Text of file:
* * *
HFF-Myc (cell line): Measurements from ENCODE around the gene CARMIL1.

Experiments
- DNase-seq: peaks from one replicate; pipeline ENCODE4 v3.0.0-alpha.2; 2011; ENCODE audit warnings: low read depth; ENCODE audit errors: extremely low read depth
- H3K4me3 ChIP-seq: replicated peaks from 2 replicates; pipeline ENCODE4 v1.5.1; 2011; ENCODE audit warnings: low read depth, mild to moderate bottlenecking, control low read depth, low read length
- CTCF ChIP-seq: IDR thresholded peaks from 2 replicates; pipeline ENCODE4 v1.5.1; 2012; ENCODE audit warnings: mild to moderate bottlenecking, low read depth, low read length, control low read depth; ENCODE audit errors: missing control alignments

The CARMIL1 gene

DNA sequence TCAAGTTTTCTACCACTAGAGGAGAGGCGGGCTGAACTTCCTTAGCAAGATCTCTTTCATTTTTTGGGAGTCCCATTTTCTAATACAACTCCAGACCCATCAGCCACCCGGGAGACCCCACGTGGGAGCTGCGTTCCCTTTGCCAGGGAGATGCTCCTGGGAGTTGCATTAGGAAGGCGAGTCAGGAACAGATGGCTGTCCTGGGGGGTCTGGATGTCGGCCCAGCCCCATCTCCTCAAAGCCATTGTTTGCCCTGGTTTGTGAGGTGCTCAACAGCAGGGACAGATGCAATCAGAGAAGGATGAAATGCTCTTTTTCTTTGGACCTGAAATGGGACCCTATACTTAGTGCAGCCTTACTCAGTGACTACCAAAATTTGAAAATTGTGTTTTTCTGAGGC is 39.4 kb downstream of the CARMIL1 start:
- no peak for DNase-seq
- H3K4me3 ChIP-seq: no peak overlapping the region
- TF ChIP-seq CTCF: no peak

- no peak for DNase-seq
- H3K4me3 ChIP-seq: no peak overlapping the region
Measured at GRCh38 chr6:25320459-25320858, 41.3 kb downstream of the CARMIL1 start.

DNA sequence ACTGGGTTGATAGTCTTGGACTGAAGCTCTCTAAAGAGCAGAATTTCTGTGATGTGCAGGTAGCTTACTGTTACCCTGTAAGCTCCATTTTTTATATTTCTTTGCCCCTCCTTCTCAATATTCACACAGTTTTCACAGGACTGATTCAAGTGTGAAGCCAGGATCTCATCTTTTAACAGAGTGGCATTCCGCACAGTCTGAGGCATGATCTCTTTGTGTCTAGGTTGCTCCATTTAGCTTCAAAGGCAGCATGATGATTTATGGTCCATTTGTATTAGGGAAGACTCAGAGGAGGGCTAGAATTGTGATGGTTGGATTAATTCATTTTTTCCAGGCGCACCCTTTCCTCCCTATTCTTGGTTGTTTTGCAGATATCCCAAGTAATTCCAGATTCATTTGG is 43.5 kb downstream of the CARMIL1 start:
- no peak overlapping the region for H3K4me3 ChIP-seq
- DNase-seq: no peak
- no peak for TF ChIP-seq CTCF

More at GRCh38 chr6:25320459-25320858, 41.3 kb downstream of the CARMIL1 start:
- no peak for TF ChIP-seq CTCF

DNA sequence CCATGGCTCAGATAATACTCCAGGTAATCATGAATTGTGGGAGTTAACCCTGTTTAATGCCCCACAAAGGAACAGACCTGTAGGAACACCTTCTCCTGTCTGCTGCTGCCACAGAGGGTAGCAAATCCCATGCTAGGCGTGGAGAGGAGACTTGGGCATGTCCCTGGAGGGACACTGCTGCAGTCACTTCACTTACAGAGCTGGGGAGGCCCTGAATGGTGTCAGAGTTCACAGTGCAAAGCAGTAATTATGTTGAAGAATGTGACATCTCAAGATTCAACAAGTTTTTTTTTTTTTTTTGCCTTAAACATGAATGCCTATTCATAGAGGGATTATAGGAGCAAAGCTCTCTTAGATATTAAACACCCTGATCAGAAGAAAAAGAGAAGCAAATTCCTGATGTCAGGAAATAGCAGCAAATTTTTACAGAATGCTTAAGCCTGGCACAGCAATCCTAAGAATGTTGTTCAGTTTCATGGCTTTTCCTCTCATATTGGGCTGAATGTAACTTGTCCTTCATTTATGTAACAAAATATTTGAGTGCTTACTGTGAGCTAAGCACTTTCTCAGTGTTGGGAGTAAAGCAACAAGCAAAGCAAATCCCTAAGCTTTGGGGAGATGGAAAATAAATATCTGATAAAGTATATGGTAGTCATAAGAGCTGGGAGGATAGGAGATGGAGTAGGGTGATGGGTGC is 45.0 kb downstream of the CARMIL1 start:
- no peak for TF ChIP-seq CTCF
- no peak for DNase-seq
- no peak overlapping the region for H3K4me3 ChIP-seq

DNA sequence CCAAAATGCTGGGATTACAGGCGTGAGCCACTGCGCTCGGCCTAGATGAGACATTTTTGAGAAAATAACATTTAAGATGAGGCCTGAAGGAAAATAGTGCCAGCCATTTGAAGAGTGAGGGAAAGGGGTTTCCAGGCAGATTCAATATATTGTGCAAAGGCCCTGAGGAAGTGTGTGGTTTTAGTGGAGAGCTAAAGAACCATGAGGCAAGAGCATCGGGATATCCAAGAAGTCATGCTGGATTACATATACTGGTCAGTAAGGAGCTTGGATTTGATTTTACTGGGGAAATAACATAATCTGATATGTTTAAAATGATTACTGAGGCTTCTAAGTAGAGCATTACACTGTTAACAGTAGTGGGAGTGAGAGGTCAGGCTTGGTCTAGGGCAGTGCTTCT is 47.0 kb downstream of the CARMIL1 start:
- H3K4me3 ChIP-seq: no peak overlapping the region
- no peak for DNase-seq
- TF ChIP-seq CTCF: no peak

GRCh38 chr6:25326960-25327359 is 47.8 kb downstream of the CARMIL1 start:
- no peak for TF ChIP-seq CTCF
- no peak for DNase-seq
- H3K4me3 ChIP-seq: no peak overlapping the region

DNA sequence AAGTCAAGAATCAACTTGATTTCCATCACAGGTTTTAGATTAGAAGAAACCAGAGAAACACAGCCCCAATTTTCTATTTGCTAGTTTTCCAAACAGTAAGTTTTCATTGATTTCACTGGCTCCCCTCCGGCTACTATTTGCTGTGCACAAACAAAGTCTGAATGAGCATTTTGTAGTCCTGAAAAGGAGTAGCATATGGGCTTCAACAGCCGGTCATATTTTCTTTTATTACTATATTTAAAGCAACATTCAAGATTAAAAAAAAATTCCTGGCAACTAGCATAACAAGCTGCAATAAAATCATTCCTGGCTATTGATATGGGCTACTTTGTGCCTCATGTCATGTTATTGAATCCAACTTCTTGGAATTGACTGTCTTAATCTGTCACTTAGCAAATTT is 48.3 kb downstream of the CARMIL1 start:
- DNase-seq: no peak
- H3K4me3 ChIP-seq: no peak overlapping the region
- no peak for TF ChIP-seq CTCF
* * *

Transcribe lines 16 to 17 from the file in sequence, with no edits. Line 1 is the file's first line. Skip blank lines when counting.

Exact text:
- DNase-seq: no peak
- no peak for TF ChIP-seq CTCF